Young Surrey rockers SHADED are everything you could ask for if you are after a band that strays away from the generic 'pop punk' pathway that many groups of today get cemented to. Grinding together poppy melodies with driving drum beats and thrashy riffs sees SHADED captivate the attention of mainstream music with their rock and roll image, as well as maintaining a factor of heavy for punk fans alike.
The four pieces debut EP The Better Man In Me showcases their potential massively, with six tracks holding its own pleasurable sound. Kicking things off with a song that falls into a typical category about love and heartbreak, 'Better With You' builds with the sound of revving amplifiers which is soon joined by a booming head bobbing beat that gently chugs along - getting the ball rolling nicely for the carnage to come. Right from the beginning SHADED's lead Matt East shows many similarities to State Champs' Derek DiScanio in terms of vocals as both frontmen are clear, crisp and exaggerate their notes in a way that makes their music so easy going and flow to perfection.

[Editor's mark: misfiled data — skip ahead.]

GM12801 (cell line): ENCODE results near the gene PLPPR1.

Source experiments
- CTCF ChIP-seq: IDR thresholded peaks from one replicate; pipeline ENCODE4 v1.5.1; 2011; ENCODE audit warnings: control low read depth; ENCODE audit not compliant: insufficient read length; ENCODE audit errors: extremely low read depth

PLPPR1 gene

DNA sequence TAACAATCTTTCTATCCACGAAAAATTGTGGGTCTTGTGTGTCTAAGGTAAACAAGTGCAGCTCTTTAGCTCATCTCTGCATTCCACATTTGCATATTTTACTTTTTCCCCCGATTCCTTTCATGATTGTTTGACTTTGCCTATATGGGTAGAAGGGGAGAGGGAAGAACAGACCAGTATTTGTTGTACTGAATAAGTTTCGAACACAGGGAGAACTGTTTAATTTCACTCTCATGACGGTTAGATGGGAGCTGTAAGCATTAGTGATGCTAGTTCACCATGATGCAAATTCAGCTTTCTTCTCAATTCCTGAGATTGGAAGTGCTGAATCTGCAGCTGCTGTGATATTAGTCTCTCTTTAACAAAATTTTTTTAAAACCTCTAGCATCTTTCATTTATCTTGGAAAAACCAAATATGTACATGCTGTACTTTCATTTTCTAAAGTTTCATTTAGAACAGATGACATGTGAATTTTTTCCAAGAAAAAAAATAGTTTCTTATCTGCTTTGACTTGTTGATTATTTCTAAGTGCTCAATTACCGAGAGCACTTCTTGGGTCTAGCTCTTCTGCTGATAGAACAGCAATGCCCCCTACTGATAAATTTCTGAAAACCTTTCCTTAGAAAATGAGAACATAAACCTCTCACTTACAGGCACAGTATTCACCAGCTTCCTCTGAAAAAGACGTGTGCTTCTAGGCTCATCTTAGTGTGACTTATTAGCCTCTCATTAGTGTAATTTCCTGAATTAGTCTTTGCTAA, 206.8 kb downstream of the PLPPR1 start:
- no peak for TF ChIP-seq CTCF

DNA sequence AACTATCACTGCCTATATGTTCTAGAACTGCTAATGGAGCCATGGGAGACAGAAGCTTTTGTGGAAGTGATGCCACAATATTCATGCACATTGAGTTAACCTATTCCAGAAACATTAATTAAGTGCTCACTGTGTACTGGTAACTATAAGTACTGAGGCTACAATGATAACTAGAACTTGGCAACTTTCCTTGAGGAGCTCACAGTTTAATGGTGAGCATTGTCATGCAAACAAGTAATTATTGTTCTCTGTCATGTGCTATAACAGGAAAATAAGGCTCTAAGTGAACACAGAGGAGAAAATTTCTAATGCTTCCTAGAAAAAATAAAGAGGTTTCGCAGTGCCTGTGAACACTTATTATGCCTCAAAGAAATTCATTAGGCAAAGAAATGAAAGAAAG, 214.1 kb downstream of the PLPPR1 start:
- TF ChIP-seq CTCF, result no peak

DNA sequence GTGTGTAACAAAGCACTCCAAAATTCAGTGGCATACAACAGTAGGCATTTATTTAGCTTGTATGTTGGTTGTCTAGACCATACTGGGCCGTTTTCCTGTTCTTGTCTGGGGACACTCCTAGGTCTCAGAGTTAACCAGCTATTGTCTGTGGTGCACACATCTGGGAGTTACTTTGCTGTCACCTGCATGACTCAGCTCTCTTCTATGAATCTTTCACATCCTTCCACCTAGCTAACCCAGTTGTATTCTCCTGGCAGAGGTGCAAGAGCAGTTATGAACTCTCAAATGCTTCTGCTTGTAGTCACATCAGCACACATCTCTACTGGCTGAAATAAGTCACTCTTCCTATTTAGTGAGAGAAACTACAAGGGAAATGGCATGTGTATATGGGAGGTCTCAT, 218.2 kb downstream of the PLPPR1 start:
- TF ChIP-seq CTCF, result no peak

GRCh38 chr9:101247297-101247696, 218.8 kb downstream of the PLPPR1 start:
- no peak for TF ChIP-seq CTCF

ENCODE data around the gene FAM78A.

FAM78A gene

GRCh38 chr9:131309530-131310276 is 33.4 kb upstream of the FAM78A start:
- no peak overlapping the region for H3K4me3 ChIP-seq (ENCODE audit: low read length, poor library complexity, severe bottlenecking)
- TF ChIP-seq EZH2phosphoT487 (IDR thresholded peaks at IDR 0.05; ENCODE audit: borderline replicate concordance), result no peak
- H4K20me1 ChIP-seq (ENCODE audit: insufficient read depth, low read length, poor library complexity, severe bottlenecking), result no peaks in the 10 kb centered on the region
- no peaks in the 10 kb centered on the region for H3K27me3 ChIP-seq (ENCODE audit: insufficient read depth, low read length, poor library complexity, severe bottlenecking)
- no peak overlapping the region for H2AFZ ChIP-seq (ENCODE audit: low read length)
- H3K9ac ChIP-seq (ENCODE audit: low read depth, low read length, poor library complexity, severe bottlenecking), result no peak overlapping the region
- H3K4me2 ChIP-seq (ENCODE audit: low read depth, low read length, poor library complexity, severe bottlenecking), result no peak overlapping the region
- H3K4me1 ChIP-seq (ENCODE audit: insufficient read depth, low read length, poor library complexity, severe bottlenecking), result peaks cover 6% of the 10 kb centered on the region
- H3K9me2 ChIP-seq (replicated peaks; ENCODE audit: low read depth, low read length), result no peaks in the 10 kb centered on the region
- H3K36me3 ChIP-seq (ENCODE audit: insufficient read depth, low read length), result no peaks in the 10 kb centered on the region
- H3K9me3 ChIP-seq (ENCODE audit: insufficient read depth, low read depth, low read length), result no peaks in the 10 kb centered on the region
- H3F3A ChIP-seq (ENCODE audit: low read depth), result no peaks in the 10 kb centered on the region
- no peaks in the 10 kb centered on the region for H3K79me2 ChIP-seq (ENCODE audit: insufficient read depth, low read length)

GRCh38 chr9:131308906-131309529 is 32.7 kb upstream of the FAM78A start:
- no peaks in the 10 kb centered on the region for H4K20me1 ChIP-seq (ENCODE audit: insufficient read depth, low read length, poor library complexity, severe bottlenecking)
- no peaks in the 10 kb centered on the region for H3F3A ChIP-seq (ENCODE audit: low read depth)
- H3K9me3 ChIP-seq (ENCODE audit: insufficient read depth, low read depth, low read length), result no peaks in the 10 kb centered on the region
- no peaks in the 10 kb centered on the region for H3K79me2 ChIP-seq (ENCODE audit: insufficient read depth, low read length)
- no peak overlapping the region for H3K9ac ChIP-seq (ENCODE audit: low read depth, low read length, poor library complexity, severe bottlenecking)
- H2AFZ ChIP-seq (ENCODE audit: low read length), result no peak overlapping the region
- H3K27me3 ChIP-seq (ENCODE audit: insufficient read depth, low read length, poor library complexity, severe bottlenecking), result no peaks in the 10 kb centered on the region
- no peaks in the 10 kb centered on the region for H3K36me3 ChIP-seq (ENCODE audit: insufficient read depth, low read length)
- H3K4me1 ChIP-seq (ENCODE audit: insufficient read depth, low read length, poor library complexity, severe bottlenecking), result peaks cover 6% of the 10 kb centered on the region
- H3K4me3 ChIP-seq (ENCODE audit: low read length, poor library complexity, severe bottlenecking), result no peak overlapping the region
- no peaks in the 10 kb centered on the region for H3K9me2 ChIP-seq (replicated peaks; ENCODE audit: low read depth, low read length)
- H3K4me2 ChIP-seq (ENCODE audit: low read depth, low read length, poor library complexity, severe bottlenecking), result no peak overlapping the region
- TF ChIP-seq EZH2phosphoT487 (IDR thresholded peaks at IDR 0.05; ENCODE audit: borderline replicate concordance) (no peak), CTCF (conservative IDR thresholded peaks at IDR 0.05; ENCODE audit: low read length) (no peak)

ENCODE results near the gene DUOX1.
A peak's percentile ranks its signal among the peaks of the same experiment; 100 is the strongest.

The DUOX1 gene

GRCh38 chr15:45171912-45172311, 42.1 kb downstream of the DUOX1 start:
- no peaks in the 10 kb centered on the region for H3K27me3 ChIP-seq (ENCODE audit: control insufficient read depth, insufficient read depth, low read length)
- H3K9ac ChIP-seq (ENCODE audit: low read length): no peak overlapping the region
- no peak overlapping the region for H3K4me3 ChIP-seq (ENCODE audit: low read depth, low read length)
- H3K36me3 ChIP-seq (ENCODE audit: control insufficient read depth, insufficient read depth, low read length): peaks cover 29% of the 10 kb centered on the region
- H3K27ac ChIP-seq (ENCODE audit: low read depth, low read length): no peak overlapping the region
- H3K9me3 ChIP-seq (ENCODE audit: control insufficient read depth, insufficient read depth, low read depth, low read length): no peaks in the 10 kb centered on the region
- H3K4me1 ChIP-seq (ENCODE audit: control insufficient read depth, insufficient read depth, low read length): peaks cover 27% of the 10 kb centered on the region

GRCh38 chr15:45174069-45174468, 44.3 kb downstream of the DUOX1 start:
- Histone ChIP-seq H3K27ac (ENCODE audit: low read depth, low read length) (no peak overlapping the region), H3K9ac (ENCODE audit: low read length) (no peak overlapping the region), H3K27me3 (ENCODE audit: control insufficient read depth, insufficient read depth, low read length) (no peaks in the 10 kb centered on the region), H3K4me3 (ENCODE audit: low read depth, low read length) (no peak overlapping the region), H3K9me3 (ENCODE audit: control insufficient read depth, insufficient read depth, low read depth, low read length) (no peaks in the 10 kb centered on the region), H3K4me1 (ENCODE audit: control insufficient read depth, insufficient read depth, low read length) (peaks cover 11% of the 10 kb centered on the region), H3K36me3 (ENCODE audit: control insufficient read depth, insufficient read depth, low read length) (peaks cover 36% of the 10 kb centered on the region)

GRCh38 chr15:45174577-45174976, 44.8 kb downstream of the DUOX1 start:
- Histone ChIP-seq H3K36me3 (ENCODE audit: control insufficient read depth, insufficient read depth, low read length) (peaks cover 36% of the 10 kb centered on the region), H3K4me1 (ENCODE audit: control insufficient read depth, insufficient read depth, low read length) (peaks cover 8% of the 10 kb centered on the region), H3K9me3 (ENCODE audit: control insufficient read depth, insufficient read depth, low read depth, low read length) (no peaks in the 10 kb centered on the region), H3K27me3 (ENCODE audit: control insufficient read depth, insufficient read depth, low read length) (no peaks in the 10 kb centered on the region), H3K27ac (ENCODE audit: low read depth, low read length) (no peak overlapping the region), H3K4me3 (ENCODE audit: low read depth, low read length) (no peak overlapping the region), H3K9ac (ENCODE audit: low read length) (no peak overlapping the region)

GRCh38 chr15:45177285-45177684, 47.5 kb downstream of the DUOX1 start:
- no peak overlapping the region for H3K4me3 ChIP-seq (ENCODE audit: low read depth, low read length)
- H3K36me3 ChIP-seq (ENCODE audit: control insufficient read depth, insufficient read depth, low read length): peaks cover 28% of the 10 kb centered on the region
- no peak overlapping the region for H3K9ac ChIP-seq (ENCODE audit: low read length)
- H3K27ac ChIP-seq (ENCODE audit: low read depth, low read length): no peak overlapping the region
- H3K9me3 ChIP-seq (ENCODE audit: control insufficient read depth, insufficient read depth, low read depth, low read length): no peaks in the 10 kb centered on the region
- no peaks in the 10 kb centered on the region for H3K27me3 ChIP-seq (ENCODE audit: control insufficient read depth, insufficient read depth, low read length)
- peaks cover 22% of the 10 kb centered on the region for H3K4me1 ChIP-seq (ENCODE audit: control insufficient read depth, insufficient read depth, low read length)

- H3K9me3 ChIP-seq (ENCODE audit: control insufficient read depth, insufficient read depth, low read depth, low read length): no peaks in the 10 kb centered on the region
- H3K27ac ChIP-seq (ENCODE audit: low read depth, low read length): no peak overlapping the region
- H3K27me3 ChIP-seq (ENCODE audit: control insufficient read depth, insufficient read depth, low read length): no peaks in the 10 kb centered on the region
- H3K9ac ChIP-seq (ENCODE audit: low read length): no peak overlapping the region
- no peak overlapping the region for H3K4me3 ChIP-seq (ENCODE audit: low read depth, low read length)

'Too Far Distant' is the song that allows you to take a breather from the raucous, upbeat melodies shredded beforehand, letting you delve into a bleeding spiral of emotion for a short space of time. This shows a different side to the band that you can only imagine will bring crowds together when playing to a live audience, creating intimate moments that will no doubt be remembered.
But it's 'Bitter Cold' that definitely stands out as a highlight song on the EP as it holds a heap load of energy within its rhythms, something very different to the direction of 'Too Far Distant'. Propelling a tasty pop punk melody our way with fantastic work from all instrumentalists, (not to forget the vocals), Bitter Cold is one wild anthem that holds a very special place within the EP, which without, wouldn't be the same.
The Better Man In Me overall is an extremely enjoyable listen, one that you could easily have on repeat. Although the EP's overall quality did not match that of other bands in the scene - for a group as unrecognised as SHADED and for it being only their first release the record itself is a stellar representation of what the Surrey punks are made of and a little taster of what's to come in hopefully a starlit future.